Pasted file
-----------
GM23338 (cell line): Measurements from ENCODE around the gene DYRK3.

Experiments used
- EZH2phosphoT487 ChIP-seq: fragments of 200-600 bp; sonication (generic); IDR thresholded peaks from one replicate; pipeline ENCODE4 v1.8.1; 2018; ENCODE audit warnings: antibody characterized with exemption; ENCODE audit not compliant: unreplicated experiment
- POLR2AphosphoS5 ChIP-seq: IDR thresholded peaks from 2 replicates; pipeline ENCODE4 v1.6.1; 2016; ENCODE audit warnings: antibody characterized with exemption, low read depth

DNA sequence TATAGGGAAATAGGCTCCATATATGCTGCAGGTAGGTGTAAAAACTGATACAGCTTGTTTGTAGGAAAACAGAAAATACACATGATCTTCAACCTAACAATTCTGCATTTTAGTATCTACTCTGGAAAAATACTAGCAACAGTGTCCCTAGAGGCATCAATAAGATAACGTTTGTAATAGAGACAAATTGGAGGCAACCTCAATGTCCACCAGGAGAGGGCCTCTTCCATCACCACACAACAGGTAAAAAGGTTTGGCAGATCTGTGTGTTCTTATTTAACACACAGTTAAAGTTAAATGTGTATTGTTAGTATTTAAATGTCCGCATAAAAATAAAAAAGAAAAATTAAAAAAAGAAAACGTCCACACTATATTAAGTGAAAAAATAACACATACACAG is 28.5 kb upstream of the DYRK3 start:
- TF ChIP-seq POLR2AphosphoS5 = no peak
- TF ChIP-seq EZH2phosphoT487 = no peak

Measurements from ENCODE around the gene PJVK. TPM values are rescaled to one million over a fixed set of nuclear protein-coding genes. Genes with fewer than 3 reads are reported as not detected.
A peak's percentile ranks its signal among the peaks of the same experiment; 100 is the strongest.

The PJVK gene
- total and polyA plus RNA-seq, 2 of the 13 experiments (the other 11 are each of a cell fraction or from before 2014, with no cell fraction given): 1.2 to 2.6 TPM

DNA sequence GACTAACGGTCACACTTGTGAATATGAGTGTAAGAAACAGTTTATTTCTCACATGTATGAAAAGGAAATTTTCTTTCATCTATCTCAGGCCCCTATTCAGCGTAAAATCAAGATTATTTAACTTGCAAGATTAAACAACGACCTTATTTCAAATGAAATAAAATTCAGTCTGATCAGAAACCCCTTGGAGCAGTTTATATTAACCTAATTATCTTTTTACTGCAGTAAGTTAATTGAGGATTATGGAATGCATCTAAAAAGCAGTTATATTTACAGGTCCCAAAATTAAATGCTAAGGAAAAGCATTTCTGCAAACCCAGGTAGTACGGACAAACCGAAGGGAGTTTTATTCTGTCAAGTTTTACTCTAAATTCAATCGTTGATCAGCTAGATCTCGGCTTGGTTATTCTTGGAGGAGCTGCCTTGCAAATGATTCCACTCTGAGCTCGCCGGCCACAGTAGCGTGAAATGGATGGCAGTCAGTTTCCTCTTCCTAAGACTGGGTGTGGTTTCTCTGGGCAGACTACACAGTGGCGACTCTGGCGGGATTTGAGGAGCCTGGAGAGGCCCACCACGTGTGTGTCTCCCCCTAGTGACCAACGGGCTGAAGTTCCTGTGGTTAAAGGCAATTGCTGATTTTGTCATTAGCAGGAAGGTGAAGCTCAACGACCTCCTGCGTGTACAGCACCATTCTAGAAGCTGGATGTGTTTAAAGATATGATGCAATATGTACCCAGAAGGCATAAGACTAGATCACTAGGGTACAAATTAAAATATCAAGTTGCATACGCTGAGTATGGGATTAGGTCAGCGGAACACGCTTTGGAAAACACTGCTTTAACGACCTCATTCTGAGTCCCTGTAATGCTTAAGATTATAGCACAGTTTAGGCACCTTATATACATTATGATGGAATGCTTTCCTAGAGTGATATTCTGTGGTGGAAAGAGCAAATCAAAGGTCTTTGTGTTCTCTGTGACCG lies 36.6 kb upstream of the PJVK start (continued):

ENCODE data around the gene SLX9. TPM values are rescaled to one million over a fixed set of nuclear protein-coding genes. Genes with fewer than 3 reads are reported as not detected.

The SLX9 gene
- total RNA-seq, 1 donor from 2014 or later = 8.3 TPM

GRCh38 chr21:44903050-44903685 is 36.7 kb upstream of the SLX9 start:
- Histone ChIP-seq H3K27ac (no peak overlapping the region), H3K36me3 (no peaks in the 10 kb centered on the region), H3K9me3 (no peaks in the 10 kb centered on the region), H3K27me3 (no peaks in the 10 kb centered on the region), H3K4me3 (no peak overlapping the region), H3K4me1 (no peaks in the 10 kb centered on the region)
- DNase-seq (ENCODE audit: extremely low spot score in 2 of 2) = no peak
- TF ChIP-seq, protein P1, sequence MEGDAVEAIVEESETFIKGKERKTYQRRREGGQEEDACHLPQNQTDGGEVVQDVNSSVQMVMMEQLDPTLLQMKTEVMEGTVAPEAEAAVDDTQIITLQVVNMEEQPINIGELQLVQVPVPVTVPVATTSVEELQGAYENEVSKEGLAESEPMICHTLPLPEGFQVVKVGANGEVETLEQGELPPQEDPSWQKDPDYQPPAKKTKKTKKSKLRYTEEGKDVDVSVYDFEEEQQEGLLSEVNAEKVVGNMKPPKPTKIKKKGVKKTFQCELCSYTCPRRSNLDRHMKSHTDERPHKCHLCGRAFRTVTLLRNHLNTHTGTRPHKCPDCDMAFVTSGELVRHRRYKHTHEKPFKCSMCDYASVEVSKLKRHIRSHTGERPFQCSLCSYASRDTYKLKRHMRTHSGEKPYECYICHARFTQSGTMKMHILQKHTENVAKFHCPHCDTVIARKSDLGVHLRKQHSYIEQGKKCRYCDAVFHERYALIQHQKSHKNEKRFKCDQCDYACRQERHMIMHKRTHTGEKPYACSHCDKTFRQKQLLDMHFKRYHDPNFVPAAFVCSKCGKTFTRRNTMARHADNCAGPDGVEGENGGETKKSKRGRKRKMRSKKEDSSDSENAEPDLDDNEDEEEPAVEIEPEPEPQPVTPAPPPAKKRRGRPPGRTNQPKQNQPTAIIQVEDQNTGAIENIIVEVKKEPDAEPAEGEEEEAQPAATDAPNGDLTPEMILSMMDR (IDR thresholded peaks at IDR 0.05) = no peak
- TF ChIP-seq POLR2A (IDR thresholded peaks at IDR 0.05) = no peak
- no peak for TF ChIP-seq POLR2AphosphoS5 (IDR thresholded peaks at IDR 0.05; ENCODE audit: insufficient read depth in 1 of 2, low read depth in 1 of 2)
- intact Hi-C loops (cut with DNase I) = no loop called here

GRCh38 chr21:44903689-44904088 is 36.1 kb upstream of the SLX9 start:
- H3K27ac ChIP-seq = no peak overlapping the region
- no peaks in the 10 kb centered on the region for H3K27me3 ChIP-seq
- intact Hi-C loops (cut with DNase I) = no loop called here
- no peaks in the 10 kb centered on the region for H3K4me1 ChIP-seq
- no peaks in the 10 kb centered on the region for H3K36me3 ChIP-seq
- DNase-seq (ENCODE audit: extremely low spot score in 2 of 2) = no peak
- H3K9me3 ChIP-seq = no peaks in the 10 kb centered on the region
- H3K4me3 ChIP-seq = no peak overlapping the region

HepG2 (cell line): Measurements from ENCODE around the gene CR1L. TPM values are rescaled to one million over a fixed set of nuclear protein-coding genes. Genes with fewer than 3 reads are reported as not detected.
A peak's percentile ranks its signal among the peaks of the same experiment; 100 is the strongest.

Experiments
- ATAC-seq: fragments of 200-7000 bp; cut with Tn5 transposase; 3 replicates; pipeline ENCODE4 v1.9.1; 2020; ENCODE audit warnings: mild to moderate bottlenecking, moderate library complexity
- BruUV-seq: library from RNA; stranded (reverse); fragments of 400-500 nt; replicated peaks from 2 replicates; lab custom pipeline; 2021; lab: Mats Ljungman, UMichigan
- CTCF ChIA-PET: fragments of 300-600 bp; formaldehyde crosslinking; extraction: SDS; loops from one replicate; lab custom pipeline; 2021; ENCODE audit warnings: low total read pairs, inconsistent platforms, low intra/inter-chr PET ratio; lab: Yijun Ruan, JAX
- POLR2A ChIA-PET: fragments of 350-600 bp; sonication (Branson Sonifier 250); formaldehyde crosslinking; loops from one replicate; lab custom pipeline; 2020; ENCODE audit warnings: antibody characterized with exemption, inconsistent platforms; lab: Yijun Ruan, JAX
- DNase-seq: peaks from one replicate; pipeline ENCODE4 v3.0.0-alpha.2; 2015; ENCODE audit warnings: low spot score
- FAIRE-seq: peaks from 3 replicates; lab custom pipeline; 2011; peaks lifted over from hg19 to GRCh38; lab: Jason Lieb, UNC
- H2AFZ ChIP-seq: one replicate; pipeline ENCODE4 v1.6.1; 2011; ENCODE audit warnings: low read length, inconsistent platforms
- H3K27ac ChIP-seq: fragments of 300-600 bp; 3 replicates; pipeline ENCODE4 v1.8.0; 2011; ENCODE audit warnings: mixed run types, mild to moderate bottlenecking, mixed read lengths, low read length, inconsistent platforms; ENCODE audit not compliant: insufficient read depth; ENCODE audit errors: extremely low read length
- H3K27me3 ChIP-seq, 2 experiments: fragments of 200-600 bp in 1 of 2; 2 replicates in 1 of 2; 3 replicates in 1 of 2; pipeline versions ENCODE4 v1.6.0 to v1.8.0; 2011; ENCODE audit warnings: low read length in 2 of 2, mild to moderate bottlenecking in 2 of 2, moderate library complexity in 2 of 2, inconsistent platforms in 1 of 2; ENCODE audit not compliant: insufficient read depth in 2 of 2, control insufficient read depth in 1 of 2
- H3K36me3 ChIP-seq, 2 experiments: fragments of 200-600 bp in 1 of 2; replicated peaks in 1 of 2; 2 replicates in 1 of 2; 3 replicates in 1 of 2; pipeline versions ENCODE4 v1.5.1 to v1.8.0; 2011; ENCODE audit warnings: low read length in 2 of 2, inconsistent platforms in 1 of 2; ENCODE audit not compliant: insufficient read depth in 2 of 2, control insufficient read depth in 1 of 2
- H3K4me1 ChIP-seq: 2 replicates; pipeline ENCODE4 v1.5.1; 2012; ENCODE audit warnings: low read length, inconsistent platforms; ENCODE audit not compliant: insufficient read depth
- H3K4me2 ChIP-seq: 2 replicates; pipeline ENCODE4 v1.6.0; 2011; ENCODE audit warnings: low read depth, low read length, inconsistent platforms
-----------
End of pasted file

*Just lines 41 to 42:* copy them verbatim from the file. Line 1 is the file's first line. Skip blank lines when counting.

- H2AFZ ChIP-seq: one replicate; pipeline ENCODE4 v1.6.1; 2011; ENCODE audit warnings: low read length, inconsistent platforms
- H3K27ac ChIP-seq: fragments of 300-600 bp; 3 replicates; pipeline ENCODE4 v1.8.0; 2011; ENCODE audit warnings: mixed run types, mild to moderate bottlenecking, mixed read lengths, low read length, inconsistent platforms; ENCODE audit not compliant: insufficient read depth; ENCODE audit errors: extremely low read length